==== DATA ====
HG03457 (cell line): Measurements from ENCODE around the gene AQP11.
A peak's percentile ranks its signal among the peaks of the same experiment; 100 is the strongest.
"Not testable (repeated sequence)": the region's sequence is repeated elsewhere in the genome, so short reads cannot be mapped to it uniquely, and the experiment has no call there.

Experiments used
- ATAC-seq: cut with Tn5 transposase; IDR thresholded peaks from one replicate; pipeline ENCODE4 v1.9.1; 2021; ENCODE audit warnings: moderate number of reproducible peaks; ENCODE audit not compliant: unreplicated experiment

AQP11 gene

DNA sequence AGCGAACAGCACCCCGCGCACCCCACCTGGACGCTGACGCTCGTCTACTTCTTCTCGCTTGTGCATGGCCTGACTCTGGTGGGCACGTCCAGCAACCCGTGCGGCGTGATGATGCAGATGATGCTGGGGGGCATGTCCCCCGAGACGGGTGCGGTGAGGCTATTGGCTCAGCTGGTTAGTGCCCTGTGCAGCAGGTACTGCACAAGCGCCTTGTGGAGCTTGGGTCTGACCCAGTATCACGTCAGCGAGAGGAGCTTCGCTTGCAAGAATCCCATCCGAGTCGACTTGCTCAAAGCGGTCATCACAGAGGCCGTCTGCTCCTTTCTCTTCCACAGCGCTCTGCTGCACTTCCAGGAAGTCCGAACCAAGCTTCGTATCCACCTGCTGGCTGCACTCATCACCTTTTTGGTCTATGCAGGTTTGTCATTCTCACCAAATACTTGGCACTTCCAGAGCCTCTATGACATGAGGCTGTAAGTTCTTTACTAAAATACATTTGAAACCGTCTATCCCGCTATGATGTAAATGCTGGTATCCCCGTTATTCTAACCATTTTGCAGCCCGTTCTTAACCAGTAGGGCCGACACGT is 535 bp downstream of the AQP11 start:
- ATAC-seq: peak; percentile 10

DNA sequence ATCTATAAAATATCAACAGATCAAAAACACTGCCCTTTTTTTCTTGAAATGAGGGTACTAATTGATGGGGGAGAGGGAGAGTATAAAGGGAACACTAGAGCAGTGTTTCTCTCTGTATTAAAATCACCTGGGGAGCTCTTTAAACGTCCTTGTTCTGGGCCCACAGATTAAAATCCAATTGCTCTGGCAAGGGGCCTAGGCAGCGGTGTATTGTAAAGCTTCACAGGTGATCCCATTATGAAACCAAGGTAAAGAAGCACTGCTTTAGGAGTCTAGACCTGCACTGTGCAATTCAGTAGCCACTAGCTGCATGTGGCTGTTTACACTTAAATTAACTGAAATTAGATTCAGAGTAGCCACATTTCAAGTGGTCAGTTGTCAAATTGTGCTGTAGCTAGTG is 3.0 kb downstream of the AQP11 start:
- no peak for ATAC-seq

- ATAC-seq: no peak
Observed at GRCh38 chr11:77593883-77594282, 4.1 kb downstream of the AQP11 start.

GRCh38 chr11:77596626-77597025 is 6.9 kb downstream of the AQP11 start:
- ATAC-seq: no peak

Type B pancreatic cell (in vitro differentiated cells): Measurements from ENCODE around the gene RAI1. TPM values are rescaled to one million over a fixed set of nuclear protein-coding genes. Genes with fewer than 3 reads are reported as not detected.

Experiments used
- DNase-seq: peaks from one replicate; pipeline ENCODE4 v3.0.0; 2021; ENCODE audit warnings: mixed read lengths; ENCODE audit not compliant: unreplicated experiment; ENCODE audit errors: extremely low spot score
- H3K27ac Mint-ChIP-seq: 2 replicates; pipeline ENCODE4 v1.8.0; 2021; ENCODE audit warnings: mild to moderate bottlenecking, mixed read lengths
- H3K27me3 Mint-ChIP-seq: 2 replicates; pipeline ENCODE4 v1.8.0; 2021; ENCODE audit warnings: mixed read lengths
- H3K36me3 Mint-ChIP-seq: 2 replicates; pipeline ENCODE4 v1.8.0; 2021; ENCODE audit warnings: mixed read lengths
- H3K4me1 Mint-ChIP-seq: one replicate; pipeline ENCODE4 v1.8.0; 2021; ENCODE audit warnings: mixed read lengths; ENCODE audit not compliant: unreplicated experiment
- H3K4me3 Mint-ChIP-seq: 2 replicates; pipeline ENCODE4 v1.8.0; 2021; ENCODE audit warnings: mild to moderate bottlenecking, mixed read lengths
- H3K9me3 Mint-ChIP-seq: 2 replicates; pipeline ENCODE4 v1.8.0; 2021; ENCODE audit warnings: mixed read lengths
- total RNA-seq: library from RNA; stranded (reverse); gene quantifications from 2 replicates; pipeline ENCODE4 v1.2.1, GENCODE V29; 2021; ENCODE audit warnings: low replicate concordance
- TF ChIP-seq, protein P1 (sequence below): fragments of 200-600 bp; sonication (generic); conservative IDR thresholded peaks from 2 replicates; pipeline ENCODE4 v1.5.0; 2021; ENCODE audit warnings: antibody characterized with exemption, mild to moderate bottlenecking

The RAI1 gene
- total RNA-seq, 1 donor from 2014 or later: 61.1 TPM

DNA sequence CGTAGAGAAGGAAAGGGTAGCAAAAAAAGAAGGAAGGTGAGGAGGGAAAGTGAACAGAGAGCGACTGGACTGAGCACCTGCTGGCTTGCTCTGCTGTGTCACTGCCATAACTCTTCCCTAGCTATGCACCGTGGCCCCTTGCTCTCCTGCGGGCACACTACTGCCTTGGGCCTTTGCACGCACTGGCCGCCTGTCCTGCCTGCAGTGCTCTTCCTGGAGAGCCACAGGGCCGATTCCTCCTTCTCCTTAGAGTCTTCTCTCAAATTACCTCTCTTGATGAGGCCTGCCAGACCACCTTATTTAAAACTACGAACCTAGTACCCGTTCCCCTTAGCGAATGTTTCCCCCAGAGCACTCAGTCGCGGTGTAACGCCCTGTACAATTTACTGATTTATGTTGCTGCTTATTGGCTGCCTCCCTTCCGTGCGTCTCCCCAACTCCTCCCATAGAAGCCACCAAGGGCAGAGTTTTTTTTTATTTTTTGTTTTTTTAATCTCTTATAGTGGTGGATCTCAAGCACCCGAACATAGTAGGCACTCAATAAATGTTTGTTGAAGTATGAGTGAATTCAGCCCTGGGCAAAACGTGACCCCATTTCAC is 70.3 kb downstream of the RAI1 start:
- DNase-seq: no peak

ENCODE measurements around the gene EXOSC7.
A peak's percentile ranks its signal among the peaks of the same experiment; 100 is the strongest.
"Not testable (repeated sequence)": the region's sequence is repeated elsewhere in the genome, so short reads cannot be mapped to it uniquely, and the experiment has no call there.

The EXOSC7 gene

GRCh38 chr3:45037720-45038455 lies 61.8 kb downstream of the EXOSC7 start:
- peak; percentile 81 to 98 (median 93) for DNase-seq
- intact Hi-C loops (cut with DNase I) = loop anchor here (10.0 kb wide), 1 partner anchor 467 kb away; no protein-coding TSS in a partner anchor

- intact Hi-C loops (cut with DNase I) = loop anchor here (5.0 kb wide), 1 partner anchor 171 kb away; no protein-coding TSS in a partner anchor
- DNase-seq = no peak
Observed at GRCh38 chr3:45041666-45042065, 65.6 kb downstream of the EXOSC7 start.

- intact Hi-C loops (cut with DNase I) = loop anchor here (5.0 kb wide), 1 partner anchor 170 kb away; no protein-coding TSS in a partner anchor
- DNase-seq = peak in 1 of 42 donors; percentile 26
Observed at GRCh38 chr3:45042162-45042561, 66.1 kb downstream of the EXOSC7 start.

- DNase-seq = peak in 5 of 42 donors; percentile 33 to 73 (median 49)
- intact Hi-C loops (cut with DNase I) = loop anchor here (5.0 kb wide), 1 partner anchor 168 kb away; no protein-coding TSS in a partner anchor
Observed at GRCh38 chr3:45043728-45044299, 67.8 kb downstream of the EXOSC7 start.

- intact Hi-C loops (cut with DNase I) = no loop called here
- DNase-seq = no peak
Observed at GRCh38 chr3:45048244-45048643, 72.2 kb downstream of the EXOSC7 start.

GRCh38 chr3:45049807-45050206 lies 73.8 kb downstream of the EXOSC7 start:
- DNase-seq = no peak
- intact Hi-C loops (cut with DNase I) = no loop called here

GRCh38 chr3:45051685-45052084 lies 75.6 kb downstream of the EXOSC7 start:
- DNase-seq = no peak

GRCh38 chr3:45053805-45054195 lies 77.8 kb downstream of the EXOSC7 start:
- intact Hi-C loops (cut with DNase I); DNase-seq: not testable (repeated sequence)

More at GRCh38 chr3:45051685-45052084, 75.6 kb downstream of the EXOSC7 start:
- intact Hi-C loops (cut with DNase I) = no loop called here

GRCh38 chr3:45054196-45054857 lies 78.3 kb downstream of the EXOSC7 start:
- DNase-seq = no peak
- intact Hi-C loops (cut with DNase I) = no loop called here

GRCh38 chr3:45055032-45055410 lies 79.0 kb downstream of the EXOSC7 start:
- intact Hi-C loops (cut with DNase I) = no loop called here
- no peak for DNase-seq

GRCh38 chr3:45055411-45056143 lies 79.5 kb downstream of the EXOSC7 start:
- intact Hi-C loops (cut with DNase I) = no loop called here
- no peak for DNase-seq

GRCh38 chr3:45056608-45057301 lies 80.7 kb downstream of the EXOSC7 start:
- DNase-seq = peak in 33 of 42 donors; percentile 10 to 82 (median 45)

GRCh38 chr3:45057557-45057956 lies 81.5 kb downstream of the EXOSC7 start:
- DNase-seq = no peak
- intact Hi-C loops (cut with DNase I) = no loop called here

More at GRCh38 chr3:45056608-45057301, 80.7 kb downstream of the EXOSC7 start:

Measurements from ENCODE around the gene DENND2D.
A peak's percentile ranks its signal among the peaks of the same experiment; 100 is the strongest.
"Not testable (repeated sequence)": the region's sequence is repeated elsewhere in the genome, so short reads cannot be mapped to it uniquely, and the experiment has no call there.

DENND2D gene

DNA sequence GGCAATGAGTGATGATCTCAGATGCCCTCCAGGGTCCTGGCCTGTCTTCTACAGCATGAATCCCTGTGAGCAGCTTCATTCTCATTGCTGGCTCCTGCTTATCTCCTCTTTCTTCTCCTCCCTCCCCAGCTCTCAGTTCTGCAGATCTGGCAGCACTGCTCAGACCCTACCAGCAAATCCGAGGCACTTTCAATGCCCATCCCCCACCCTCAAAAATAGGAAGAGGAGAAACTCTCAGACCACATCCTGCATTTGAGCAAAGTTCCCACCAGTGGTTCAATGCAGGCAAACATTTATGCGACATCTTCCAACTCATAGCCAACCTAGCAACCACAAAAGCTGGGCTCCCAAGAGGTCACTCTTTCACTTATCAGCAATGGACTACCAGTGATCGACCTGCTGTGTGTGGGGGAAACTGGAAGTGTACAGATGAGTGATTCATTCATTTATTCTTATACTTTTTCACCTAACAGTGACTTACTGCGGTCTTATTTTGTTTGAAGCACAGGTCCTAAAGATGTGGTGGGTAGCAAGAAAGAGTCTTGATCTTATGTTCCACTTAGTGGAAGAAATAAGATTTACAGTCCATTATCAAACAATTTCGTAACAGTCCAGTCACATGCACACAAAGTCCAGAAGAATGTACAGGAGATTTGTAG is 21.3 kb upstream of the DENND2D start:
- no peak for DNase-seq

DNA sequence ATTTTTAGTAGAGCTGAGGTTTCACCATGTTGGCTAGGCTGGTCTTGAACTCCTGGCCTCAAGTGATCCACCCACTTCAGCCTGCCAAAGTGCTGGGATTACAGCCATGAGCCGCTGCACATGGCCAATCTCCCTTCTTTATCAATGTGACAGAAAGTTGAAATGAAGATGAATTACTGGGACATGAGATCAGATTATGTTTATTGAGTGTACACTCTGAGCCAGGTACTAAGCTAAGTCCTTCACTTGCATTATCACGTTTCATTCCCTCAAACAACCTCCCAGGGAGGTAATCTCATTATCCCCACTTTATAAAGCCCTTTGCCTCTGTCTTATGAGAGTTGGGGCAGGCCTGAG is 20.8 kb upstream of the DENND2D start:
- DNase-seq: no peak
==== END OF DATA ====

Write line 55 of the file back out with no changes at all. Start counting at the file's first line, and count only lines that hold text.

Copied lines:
- intact Hi-C loops (cut with DNase I); DNase-seq: not testable (repeated sequence)